This article was written by Steve Kanaval for the www.Cryptosumer.com
Steve began his career at the Chicago Mercantile Exchange in 1980 and ran Morgan Stanley Derivative Prop Trading for the firm. He continued his career as a Trader/Portfolio Manager for multiple Hedge Funds during the Internet Boom of the 90’s. Steve is known as an expert in trading stocks and digital currency and has published thousands of articles and archived video with important market participants related to US Equities, private shares and crypto currency. He offers a humorous, unique insight related to volatile stocks and the related back stories and drivers.
I sat on the trading desk of a large hedge fund on California Street in San Francisco in late 1998, contemplating our position in Yahoo (NASDAQ:YHOO) and worried we would get another down draft before I got my bonus.
The fund had owned shares in Yahoo since the IPO in 1996 at the issue price of $12.50. Shares had opened trading at $33 and traded $43 that day, and the fund would own these shares until 1999 when Yahoo bought Broadcast.com from Mark Cuban and his band of Indiana bar owners and promoters.
The rest of the story now embeds itself in TV Shows like Shark Tank and other entrepreneurial quests, but the real mettle for investors was tested in navigating a market that was in the final stages of its 5-year move and was about to collapse. The dot.com bubble was a 40-year business cycle jammed into 5 years, and I was right smack in the middle of it. I learned from my days in the trading pits of Chicago, that the only thing that was important was price.
Yahoo shares traded $475 in 2000, and it was the most valuable company in the world, as Cuban was plotting to buy a sports franchise from Don Snyder and become the upstart owner of the Dallas Mavericks.
Yahoo made a CEO change in March 2001 firing Tim Koogle and hiring Terry Semel, and Yahoo would make a high never to be eclipsed.
I tell you this story because Yahoo shares in 1996 were what Digital Currency is in 2017, an upstart over valued asset that surely only fools would own. What was this internet anyway? Why would a computer be a critical part of our life, and why do we need an operating system or a search engine, and what the hell was an internet portal anyway?
Investors who owned the shares were asking these questions, cab drivers were asking these questions, yet they both owned shares, with zero idea why they owned them other than they were looking to capitalize on the Dot.com move that was making everyone in San Francisco rich.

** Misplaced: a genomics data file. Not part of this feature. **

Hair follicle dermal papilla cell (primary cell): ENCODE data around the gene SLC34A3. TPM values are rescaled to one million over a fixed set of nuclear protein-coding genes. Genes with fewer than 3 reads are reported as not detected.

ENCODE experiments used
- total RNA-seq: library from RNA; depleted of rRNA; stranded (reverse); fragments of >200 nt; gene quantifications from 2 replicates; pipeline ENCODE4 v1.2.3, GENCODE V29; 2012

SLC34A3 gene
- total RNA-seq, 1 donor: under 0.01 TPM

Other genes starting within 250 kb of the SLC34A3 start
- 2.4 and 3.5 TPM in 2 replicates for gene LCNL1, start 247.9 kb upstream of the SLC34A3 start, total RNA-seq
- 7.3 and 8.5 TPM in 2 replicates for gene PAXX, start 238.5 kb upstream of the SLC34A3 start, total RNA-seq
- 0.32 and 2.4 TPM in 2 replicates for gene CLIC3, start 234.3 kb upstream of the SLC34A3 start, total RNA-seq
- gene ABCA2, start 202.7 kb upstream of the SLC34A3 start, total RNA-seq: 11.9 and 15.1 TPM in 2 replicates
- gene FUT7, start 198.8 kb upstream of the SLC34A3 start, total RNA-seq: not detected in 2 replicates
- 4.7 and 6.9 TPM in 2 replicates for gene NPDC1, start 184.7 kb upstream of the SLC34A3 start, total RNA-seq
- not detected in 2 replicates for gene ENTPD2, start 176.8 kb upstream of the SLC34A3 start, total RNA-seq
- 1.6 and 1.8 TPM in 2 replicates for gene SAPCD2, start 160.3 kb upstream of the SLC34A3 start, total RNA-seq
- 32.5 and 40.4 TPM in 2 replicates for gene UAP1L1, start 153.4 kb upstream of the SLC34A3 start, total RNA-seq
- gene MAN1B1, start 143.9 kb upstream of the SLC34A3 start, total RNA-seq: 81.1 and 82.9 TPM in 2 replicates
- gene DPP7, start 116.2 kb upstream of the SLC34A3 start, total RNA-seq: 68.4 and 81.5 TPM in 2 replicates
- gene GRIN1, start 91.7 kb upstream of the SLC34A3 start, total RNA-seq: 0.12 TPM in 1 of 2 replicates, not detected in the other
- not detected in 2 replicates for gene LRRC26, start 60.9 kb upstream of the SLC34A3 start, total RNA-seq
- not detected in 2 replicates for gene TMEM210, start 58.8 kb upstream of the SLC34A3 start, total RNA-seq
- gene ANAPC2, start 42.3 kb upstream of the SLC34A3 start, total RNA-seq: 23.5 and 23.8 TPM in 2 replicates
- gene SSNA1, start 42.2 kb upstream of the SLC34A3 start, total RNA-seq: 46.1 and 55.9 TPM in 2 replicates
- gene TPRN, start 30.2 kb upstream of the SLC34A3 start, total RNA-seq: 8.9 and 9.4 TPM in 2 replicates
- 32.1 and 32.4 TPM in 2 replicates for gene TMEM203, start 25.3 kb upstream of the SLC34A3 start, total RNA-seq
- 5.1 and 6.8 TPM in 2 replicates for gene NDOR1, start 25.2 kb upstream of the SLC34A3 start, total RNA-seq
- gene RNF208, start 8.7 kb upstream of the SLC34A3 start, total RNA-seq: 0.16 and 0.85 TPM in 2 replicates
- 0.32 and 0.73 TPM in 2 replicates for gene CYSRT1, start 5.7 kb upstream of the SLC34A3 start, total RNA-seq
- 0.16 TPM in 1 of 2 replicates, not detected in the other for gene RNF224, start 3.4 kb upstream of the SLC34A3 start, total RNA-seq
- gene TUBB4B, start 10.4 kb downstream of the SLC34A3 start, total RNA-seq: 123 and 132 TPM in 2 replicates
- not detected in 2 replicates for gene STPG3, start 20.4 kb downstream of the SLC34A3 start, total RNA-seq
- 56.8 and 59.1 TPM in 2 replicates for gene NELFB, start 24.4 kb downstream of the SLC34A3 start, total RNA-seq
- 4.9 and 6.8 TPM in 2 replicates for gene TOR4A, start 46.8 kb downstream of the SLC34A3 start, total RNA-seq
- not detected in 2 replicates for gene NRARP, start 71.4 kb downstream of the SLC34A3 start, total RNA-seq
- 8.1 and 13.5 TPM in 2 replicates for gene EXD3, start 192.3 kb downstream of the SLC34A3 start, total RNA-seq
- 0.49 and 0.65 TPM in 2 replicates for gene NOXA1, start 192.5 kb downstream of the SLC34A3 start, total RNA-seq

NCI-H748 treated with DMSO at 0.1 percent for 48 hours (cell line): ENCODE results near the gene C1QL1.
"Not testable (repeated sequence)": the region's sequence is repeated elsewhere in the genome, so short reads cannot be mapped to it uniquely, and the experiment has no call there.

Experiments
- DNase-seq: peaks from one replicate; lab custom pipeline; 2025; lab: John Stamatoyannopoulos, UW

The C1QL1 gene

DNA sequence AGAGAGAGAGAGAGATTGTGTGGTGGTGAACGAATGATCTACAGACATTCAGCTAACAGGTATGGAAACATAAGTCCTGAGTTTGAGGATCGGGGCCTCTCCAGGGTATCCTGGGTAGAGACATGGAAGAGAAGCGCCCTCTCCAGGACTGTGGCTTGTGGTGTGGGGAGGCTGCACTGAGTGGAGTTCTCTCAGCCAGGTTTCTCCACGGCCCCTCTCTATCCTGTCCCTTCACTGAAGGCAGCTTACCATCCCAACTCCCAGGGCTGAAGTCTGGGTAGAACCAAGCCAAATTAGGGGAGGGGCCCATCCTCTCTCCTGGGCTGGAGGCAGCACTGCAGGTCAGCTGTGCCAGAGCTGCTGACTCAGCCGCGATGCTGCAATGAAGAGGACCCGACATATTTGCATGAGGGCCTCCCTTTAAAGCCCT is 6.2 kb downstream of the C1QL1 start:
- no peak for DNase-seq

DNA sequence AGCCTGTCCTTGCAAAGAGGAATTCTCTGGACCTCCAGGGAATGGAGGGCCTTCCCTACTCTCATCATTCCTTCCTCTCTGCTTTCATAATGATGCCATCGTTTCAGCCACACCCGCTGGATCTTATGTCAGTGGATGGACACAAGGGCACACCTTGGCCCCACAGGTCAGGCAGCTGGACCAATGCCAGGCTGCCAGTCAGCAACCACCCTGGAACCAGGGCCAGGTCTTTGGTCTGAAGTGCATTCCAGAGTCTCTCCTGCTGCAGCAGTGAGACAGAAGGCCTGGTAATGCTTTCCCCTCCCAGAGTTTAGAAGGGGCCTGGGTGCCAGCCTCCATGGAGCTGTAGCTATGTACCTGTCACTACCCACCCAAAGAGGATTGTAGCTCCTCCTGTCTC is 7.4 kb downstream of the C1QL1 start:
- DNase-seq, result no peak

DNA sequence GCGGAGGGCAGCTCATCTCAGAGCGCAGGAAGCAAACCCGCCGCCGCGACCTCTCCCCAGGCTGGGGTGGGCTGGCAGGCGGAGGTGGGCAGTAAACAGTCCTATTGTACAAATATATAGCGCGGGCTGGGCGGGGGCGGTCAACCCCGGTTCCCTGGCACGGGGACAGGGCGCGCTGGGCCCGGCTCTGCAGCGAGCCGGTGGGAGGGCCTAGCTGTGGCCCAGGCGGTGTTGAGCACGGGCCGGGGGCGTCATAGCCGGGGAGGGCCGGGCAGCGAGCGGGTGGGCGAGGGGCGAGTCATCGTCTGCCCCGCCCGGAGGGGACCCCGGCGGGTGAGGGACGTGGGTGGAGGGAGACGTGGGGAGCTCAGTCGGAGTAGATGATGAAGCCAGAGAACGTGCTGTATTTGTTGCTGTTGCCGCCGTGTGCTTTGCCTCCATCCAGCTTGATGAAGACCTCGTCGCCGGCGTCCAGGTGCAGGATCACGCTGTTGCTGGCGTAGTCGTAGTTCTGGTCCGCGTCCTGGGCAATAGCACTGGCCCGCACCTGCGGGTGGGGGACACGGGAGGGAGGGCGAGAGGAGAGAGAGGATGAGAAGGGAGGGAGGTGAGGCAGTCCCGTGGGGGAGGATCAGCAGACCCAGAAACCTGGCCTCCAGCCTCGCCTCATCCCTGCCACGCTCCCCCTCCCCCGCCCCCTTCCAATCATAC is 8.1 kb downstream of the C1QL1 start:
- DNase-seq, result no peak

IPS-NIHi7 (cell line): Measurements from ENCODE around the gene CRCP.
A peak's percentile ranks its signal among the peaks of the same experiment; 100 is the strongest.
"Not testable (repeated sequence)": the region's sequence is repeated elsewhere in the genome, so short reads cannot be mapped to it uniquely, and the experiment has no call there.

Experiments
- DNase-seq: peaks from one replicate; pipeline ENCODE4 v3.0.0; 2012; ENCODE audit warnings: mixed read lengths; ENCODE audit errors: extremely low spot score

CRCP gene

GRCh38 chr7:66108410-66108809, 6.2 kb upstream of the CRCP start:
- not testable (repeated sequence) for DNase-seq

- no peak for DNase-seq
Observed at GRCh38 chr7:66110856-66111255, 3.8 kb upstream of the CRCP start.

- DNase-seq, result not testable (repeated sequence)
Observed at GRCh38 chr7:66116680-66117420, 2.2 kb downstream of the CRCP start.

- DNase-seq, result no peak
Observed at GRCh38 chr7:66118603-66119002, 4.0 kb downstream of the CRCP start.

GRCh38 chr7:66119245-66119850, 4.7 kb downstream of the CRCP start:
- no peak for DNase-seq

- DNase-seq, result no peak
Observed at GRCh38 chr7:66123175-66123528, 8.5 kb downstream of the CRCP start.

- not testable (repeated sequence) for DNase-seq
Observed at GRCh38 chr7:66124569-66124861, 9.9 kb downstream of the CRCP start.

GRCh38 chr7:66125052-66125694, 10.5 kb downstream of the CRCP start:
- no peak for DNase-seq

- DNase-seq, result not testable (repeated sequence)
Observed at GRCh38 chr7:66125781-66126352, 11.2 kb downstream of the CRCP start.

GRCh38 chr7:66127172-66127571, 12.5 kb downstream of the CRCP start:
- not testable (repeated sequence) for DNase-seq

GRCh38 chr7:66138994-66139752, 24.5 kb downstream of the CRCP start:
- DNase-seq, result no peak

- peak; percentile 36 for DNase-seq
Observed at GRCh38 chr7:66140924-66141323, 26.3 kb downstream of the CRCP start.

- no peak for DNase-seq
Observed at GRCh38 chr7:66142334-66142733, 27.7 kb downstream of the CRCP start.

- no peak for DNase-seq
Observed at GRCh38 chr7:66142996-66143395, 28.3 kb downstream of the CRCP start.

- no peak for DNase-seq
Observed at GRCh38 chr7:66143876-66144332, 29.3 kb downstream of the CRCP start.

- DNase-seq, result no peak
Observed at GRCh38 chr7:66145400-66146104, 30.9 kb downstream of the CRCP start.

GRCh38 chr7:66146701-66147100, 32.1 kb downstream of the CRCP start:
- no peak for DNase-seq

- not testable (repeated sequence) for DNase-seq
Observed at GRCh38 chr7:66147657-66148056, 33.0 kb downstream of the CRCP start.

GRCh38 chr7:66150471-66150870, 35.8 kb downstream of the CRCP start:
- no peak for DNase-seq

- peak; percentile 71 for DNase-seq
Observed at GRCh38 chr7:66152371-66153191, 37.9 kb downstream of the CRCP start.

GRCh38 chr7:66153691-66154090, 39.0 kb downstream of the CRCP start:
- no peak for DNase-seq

My journey has always been like a bug to the light, I seemed to follow the beam all the way to the epicenter – no matter the city, the marketplace or the asset. I had a nose for volatility and a nose for what would move the most. First it was derivatives on the floor of the CME then it was internet stocks in San Francisco at a large hedge fund – today it is digital currency and I want to tell you my tale and why I think the Alt- Coins are undervalued (Alt-Coins are anything but Bitcoin which is the mother ship, queen bee).
Might I also point out that Apple was $16 and Amazon was $10 while Yahoo traded $435. Yahoo was terribly over valued and the FANG stocks would end up exploding in value while the internet,portals and tech hardware stocks would stay steady.
Microsoft would flounder while Amazon disguised itself as a book salesman who would own the Washington Post and deliver packages via a drone and become the largest retailer in the world and buy Whole Foods. Google was yet to IPO and search was a term no one used.
Remember these famous predictions? “This telephone has too many shortcomings to be seriously considered as a means of communication,” said William Orton, President of Western Union, in 1876. “Alternating current is just a waste of time. No one will ever use it ever,” said Thomas Edison, in 1889. “There is no chance that the iPhone is going to get any significant market share,” said Steve Ballmer, CEO of Microsoft, in 2007.
So I don’t want to hear about lofty valuations and mispriced assets. We have a checkered history as a culture investing in fads, and missing the value right in front of us. Mark Zuckerberg created a Social Media empire from his Harvard dorm room, and we will live in a world in 2020 that will be dominated by self driving cars, digital currency and life altering biotechnology that will extend the lives of our children and grandchildren when the average lifespan will be 150 and not 75. Meaning you will not retire at 65, but you will work and have a full career to age 90.
The world is awash in change and digital currency is telling us that a decentralized monetary system is the only way to satisfy the collective and give control back to the consumer and remove it from worthless banks and unstable controlling governments. Men and women will no longer accept being controlled.
Decentralization – the core spirit of Cryptocurrency – will be the buzz word as we head into 2020. It started with the younger generation not answering their phones and texting, and it will end up in your digital wallet. As a society we do not want to be told what to do by anyone – ever.
I can make some wild guesses, but no one really knows who the winners and losers will be, and if they tell you they know, they are lying. You go fill in the blanks below, these are my back of the envelope guesses.
Bitcoin = The S&P 500 Index
Ethereum = The Russell 2000
Litecoin = Yahoo, AOL and Lycos
DASH = Google, Search
Ripple = JP Morgan, Goldman Sachs
Ethereum Classic = Intel, Cisco
Cardano = Apple